A few weeks ago (during heat wave) there was a prediction of an additional 50 GT of melt by the end of melt season.    I thought that seems low and predicted 100 to 125 GT.   How many GT have we lost since those posts?

The forum / Re: Suggestions
« on: August 15, 2019, 07:41:06 PM »
Only a few more and I can be Frazil Ice, too!

Arctic sea ice / Re: The 2019 melting season
« on: August 15, 2019, 07:40:09 PM »
Interesting article over at Wunderground:

Key part for me:

"2019 a lock to be among the 5 warmest years in Earth’s recorded history
The January through July year-to-date period was the tied with 2017 for the second warmest global temperatures on record, behind 2016, according to NOAA. According to their global annual temperature ranking outlook, it is virtually certain that 2019 will end among the top five warmest years in Earth’s history. This means that the six warmest years on record globally since 1880 will be the last six years--2014 through 2019."

The forum / Re: Suggestions
« on: August 15, 2019, 07:37:28 PM »
I always wondered how much I needed to post to get rid of the lurker tag, now it is gone by Neven magic!

The forum / Re: Forum Decorum
« on: August 14, 2019, 03:27:05 PM »
Simple rule of thumb which has served me well.   I still mess up sometimes, but try to read my post after it is written and ask myself "Would I say this to my children or spouse?"   If I wouldn't, I try to change it to something I would say to them...

Greenland and Arctic Circle / Re: Greenland 2019 Melt Season
« on: August 12, 2019, 10:21:05 PM »
Found this over at:

Shows that 2019 is tracking nearly in step with 2012 for this metric.

Greenland and Arctic Circle / Re: Greenland 2019 Melt Season
« on: August 01, 2019, 02:54:11 PM »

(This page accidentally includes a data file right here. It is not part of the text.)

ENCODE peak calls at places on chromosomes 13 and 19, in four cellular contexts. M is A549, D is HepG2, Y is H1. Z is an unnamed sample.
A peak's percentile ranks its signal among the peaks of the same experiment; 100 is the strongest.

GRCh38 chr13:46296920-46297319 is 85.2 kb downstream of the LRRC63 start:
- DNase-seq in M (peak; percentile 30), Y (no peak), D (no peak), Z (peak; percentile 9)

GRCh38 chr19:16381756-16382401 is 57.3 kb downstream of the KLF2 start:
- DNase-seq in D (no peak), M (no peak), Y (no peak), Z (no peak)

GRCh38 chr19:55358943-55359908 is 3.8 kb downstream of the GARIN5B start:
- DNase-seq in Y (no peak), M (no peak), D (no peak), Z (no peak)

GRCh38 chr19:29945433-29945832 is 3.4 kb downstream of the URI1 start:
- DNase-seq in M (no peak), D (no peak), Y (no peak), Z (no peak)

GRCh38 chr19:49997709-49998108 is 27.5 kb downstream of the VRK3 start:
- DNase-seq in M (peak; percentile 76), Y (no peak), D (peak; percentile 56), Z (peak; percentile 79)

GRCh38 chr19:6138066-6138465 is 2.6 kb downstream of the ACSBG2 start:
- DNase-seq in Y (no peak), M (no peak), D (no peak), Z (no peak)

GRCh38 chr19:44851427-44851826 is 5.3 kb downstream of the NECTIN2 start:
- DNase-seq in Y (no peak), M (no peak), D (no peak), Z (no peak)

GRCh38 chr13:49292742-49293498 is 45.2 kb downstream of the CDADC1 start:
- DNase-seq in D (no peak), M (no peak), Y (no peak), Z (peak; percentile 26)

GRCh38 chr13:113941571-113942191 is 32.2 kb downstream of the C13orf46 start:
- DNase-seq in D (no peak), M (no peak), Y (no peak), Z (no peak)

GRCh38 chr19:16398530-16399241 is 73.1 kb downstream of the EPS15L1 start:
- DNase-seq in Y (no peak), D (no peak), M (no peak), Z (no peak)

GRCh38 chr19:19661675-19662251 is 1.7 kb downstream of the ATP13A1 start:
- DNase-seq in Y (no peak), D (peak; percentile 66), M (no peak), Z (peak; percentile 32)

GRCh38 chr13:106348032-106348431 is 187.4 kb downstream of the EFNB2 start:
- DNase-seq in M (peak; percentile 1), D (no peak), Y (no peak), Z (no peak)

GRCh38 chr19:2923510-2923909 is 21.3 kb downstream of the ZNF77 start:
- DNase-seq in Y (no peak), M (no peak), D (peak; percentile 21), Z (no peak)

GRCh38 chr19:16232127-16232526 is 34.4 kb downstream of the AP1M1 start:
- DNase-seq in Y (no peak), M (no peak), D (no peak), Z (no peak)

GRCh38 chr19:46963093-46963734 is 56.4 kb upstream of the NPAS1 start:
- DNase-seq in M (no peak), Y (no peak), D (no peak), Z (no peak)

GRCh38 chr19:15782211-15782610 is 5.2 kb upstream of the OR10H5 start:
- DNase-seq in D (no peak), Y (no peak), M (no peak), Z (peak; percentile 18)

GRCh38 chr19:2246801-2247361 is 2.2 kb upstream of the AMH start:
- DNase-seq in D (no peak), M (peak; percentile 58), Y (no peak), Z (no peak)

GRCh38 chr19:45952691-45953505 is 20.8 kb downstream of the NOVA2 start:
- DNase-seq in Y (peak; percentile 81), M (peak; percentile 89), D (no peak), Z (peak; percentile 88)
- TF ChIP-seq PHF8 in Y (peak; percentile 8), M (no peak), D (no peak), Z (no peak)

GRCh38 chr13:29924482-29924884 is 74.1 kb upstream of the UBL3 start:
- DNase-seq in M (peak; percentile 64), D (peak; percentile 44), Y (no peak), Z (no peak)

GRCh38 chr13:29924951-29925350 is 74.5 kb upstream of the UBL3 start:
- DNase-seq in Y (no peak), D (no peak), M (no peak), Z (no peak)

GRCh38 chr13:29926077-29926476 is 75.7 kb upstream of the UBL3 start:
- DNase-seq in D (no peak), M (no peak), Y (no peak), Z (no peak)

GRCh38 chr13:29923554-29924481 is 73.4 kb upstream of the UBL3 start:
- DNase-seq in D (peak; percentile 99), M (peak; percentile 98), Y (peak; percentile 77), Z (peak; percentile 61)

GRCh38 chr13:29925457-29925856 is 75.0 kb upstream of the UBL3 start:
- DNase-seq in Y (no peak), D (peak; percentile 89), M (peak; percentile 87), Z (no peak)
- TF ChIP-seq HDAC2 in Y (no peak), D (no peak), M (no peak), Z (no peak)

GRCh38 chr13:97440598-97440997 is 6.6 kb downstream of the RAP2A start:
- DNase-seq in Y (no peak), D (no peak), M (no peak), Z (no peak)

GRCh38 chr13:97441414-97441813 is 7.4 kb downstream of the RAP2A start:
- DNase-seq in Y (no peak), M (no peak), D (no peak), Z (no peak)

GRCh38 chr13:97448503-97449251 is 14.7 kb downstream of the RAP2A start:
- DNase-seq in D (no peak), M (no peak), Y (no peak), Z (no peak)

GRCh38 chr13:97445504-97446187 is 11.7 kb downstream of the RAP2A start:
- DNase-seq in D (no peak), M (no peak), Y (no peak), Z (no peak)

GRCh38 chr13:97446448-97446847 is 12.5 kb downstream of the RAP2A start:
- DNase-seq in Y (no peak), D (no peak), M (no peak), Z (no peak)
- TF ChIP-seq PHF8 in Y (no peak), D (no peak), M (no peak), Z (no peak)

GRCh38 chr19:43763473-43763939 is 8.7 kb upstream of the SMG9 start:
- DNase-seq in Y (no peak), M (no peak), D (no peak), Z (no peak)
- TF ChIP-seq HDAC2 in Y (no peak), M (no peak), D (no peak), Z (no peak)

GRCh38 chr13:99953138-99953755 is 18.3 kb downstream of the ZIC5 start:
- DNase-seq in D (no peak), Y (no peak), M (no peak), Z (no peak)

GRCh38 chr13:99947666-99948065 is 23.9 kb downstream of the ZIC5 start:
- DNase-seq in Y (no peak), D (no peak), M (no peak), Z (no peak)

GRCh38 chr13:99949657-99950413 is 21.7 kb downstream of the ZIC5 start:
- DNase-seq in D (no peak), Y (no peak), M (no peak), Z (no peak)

To clarify my last post a bit.  Last daily SMB was 10 GT loss.   The forecast for the next 3-5 days looks like we will be in a similar SMB loss. 

If we lose 10 GT per day for the next 3-5 days, that is 30 - 50 GT, with several weeks left in the season.

If "only" lose 8 GT in the same period, we will lose 24 - 40 GT, again with several weeks left in the season

Greenland and Arctic Circle / Re: Greenland 2019 Melt Season
« on: July 10, 2019, 06:09:23 AM »
I have been out for a few days, moving to a smaller house.   Do any of the reliable models show any improvement in the near future?

Greenland and Arctic Circle / Re: The Nares Strait thread
« on: June 03, 2019, 06:50:49 PM »
This was posted in the 2019 melting season thread, but thought it would be a good fit here, as well.

Watch the ice melt out south of the Nares Strait in a few days!

Arctic sea ice / Re: The 2019 melting season
« on: May 23, 2019, 10:30:57 PM »
Polar bears can swim a loooonnnnnggggg way.....

"Polar bears (Ursus maritimus) are capable of swimming incredible distances, according to a new study published in Zoology, which recorded polar bears regularly swimming over 30 miles (48 kilometers) and, in one case, as far as 220 miles (354 kilometers). The researchers believe the ability of polar bears to tackle such long-distance swims may help them survive as seasonal sea ice vanishes due to climate change."

Permafrost / Re: Arctic Methane Release
« on: May 07, 2019, 09:02:05 PM »
A little more detail for background:

You can Google to find other articles, this is the first one I found which had a number for the sea level drop near Greenland.

Greenland and Arctic Circle / Re: Greenland 2019 Melt Season
« on: May 06, 2019, 03:31:55 PM »
The gravity effect seems reasonable to me.  Link to NASA video on sea level changes since 2002:

Wouldn't 20.74 put it below 2018?

Greenland and Arctic Circle / Re: Greenland 2019 Melt Season
« on: February 18, 2019, 05:47:37 PM »
Line continues to trend towards the lower edge of the 30 year band:

Greenland and Arctic Circle / Re: Greenland 2018 melt season
« on: June 07, 2018, 03:29:24 PM »
How much longer is the melt expected to last, at least for this particular event?